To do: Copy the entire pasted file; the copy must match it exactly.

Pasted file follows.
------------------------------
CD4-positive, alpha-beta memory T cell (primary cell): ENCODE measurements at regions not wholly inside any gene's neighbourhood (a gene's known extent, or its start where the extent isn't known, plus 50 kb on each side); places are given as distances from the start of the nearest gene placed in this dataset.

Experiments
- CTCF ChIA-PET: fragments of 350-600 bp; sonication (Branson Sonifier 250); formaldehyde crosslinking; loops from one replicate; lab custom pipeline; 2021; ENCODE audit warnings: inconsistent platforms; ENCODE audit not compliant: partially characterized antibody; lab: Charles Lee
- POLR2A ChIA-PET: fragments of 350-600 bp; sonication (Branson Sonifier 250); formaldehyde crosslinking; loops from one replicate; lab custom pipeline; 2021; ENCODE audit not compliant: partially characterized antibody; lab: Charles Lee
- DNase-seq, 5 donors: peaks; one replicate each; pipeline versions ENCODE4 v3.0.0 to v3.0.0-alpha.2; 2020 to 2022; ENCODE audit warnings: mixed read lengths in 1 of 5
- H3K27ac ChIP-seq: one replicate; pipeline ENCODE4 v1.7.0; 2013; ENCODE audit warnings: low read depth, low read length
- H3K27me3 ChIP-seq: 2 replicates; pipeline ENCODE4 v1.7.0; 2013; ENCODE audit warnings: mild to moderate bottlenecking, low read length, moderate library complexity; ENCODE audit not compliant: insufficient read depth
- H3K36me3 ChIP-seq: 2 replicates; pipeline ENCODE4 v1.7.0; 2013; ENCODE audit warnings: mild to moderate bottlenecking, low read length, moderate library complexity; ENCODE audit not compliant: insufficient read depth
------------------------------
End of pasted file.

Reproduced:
CD4-positive, alpha-beta memory T cell (primary cell): ENCODE measurements at regions not wholly inside any gene's neighbourhood (a gene's known extent, or its start where the extent isn't known, plus 50 kb on each side); places are given as distances from the start of the nearest gene placed in this dataset.

Experiments
- CTCF ChIA-PET: fragments of 350-600 bp; sonication (Branson Sonifier 250); formaldehyde crosslinking; loops from one replicate; lab custom pipeline; 2021; ENCODE audit warnings: inconsistent platforms; ENCODE audit not compliant: partially characterized antibody; lab: Charles Lee
- POLR2A ChIA-PET: fragments of 350-600 bp; sonication (Branson Sonifier 250); formaldehyde crosslinking; loops from one replicate; lab custom pipeline; 2021; ENCODE audit not compliant: partially characterized antibody; lab: Charles Lee
- DNase-seq, 5 donors: peaks; one replicate each; pipeline versions ENCODE4 v3.0.0 to v3.0.0-alpha.2; 2020 to 2022; ENCODE audit warnings: mixed read lengths in 1 of 5
- H3K27ac ChIP-seq: one replicate; pipeline ENCODE4 v1.7.0; 2013; ENCODE audit warnings: low read depth, low read length
- H3K27me3 ChIP-seq: 2 replicates; pipeline ENCODE4 v1.7.0; 2013; ENCODE audit warnings: mild to moderate bottlenecking, low read length, moderate library complexity; ENCODE audit not compliant: insufficient read depth
- H3K36me3 ChIP-seq: 2 replicates; pipeline ENCODE4 v1.7.0; 2013; ENCODE audit warnings: mild to moderate bottlenecking, low read length, moderate library complexity; ENCODE audit not compliant: insufficient read depth